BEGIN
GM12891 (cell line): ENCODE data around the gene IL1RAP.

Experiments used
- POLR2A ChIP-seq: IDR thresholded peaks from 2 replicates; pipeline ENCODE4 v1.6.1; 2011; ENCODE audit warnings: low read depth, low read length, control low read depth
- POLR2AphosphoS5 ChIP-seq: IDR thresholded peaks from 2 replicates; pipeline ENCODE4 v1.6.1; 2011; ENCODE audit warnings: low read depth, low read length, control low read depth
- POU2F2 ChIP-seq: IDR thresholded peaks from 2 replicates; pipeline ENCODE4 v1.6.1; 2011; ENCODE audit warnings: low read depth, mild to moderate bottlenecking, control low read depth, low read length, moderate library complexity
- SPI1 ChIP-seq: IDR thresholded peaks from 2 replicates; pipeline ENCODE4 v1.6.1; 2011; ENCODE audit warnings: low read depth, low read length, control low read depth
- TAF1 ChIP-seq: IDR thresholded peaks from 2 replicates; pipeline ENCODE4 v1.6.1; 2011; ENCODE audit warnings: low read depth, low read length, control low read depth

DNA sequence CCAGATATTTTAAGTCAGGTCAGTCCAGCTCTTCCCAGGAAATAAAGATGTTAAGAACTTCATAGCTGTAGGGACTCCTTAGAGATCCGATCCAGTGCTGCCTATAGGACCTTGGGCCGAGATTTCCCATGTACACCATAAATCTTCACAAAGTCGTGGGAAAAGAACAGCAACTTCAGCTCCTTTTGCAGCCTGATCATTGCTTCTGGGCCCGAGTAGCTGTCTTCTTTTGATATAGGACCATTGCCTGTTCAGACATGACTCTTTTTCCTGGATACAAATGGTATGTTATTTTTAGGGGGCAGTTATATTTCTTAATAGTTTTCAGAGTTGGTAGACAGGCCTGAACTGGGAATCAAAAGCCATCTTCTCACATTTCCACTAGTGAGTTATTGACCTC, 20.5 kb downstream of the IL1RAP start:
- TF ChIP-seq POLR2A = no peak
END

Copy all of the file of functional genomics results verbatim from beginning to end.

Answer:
GM12891 (cell line): ENCODE data around the gene IL1RAP.

Experiments used
- POLR2A ChIP-seq: IDR thresholded peaks from 2 replicates; pipeline ENCODE4 v1.6.1; 2011; ENCODE audit warnings: low read depth, low read length, control low read depth
- POLR2AphosphoS5 ChIP-seq: IDR thresholded peaks from 2 replicates; pipeline ENCODE4 v1.6.1; 2011; ENCODE audit warnings: low read depth, low read length, control low read depth
- POU2F2 ChIP-seq: IDR thresholded peaks from 2 replicates; pipeline ENCODE4 v1.6.1; 2011; ENCODE audit warnings: low read depth, mild to moderate bottlenecking, control low read depth, low read length, moderate library complexity
- SPI1 ChIP-seq: IDR thresholded peaks from 2 replicates; pipeline ENCODE4 v1.6.1; 2011; ENCODE audit warnings: low read depth, low read length, control low read depth
- TAF1 ChIP-seq: IDR thresholded peaks from 2 replicates; pipeline ENCODE4 v1.6.1; 2011; ENCODE audit warnings: low read depth, low read length, control low read depth

DNA sequence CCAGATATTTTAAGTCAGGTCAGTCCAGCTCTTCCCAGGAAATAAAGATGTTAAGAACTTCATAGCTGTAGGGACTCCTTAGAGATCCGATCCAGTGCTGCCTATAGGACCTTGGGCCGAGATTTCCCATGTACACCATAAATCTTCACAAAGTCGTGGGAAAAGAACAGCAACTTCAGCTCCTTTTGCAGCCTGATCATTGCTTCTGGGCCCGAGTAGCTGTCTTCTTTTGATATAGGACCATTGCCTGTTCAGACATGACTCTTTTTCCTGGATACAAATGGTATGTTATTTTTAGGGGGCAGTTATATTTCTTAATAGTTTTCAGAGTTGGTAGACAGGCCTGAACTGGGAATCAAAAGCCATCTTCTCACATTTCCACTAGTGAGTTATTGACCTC, 20.5 kb downstream of the IL1RAP start:
- TF ChIP-seq POLR2A = no peak